HIV/AIDS Advocates in California Concerned About Funding Reduction
March 6, 2006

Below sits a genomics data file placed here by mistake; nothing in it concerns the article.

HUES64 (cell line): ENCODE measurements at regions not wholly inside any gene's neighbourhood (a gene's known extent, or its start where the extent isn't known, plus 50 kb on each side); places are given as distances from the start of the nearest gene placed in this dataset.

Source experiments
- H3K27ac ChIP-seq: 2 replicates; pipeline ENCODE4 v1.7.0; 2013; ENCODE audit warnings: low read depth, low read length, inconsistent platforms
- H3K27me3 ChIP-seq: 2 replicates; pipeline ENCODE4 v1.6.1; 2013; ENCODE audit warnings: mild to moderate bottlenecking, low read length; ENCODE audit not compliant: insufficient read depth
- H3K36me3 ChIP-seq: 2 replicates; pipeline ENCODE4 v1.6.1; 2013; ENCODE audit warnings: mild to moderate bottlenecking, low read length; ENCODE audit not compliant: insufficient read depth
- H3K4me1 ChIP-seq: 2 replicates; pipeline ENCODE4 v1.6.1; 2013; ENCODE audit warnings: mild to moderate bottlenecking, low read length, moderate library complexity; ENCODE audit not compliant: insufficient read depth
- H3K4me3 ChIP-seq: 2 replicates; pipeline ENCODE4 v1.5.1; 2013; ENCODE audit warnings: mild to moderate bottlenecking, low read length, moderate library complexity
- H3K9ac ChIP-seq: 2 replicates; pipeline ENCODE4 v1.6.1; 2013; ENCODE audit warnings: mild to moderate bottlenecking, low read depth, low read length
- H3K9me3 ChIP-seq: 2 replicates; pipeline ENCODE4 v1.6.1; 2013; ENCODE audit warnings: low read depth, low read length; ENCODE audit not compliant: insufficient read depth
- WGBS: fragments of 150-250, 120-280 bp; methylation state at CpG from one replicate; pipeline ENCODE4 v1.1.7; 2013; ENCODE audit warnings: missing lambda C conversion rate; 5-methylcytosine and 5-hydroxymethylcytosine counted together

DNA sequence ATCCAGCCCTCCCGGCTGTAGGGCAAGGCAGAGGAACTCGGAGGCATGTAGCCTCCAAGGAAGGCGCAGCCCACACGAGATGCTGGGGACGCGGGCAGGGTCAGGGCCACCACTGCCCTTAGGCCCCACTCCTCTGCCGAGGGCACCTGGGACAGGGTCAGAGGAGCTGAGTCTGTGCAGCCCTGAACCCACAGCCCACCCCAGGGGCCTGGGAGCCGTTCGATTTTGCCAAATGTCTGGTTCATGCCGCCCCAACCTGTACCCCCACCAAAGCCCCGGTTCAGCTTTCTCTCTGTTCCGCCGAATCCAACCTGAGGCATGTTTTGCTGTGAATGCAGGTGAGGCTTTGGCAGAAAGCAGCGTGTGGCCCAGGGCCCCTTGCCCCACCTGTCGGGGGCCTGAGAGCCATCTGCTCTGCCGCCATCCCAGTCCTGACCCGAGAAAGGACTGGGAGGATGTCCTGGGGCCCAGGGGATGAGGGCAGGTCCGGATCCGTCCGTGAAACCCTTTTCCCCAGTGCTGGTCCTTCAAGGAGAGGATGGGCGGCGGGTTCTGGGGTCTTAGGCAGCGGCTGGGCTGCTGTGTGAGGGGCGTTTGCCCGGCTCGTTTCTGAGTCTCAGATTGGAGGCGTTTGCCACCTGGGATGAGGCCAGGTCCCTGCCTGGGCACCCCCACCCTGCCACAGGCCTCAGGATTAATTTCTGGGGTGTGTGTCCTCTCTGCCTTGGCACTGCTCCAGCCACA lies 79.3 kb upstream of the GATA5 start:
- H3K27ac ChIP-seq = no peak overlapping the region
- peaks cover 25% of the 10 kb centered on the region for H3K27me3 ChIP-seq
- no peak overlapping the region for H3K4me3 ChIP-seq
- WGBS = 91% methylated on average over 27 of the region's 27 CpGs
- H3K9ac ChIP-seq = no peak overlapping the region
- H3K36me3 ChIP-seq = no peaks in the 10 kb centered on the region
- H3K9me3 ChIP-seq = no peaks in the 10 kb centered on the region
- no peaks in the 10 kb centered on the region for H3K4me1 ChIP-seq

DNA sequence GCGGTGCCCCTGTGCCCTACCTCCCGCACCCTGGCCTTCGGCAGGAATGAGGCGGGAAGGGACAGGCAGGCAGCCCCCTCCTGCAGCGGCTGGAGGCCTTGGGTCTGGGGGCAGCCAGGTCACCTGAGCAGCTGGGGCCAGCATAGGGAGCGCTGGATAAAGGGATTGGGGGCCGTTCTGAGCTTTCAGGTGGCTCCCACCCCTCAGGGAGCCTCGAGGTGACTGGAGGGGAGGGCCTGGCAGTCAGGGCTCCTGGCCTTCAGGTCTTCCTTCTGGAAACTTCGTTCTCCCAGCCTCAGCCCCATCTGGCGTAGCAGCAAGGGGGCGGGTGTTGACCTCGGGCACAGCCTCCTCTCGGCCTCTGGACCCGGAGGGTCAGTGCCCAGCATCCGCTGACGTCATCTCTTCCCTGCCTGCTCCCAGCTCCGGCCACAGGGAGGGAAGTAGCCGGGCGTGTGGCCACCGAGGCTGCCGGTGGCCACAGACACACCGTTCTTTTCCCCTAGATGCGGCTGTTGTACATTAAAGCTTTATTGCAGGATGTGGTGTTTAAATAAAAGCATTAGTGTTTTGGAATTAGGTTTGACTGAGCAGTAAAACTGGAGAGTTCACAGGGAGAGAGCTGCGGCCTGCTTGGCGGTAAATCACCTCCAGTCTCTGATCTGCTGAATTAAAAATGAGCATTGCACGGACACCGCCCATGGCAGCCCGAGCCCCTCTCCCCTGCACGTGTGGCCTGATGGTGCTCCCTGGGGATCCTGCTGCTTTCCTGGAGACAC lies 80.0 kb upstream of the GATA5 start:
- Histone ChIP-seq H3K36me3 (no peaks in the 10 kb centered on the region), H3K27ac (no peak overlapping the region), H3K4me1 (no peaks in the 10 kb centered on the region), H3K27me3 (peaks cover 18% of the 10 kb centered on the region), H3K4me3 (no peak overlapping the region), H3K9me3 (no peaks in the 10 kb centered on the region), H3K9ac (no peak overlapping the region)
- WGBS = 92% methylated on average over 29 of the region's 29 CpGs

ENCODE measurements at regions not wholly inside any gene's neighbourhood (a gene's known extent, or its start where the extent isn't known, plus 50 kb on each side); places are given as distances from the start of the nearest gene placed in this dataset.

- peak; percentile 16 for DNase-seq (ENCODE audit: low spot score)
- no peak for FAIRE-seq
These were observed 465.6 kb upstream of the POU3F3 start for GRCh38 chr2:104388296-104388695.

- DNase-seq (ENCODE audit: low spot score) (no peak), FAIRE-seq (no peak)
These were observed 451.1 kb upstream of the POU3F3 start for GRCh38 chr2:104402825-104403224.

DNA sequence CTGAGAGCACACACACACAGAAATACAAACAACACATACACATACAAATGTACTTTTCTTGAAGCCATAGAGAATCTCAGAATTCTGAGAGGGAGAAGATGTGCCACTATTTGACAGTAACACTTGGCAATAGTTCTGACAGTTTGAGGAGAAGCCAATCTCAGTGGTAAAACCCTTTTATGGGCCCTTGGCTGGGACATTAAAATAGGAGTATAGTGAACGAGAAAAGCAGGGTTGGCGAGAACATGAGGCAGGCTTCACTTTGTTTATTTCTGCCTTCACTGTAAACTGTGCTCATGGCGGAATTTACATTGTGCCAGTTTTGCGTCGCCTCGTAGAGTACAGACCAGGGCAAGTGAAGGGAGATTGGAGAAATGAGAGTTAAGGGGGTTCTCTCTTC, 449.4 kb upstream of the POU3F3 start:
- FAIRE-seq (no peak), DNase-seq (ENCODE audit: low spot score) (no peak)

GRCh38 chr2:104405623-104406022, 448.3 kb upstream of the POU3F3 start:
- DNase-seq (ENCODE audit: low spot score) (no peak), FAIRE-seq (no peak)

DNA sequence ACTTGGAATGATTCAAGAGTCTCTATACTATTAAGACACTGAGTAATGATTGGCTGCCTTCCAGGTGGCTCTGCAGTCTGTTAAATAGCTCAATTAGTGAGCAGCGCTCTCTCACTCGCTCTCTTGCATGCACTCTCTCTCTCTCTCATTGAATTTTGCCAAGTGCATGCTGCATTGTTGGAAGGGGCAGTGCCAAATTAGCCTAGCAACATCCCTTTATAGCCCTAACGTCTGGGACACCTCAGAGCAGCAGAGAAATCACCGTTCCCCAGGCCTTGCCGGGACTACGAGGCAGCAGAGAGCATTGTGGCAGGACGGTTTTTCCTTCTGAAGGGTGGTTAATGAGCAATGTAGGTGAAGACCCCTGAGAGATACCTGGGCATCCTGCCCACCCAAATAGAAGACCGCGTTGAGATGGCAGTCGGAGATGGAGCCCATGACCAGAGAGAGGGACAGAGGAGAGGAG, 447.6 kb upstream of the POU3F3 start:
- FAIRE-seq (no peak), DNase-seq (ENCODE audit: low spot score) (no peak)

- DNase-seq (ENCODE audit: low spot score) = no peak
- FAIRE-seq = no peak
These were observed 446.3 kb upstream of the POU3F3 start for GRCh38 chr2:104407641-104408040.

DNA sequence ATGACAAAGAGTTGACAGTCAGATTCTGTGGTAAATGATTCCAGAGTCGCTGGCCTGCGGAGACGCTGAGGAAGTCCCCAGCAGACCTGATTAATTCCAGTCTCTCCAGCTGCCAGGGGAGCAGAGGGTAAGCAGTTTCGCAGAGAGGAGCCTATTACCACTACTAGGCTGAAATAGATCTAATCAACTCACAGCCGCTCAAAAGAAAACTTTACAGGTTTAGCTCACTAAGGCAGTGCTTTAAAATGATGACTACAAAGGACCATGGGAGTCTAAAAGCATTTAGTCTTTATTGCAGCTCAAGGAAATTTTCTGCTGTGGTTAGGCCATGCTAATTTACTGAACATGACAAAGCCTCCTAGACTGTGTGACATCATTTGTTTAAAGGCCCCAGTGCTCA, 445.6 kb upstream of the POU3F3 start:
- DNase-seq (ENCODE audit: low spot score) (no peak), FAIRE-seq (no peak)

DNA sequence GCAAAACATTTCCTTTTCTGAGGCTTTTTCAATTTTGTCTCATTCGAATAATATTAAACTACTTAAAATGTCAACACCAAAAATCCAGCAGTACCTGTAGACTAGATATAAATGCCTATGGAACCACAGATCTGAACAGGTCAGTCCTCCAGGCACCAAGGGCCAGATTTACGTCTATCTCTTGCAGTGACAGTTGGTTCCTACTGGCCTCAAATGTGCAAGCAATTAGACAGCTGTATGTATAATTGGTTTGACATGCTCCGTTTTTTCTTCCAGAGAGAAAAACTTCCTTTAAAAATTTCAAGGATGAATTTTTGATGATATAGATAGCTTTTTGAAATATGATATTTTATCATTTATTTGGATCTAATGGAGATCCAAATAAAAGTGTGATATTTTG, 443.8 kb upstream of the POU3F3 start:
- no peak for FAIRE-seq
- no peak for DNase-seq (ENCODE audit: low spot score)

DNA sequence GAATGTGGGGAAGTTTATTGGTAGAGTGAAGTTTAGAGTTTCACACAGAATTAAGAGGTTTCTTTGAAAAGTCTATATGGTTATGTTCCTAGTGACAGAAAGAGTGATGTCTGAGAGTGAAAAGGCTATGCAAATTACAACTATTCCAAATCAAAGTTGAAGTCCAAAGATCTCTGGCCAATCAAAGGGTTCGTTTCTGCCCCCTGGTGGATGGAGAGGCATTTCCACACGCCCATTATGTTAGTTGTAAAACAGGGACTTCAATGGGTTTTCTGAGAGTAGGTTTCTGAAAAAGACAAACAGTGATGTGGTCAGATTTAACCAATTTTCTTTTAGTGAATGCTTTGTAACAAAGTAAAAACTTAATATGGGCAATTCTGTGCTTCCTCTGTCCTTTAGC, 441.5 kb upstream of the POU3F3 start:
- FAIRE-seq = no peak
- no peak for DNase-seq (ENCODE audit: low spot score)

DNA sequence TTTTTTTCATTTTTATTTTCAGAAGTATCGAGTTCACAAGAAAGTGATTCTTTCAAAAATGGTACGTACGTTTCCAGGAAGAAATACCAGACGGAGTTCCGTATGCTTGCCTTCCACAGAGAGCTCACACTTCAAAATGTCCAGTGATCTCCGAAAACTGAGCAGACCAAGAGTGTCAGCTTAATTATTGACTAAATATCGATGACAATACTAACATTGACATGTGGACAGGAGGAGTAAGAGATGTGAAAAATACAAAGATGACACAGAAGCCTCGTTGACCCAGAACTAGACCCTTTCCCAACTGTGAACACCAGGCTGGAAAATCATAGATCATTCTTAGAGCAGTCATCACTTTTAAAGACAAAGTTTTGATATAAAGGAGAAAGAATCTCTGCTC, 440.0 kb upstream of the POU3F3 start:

HIV/AIDS advocates in California worry that the state might be at a disadvantage due to the high quality of care it offers HIV-positive people and the way in which AIDS cases are counted, affecting Ryan White Care Act HIV/AIDS funding calculations, which could lead to a $19 million loss for programs in the state's nine metropolitan areas, the Sacramento Bee reports. AIDS cases in metropolitan areas currently are counted both as part of a city total and as part of a state total for separate funding streams. HHS, to ensure equal distribution of federal funds, has proposed eliminating the "double counting" system. Under the proposed funding rules, 75% of funds would have to be used for core medical services, provisions that protect against drastic funding cuts would be eliminated and planning councils that decide fund distribution would be voluntary. The state Assembly next week is expected to consider a bill (SB 699) that would create a names-based reporting system for new HIV cases. The Senate already has approved the bill. The proposed legislation could go to Gov. Arnold Schwarzenegger (R) in two weeks, the Sacramento Bee reports. California advocates believe the proposed change in federal law might lead to a 62% reduction of the current $31 million metropolitan areas receive in HIV/AIDS funding and lead to the loss of funding for transportation, counseling and other services (Lin, Sacramento Bee, 3/3).
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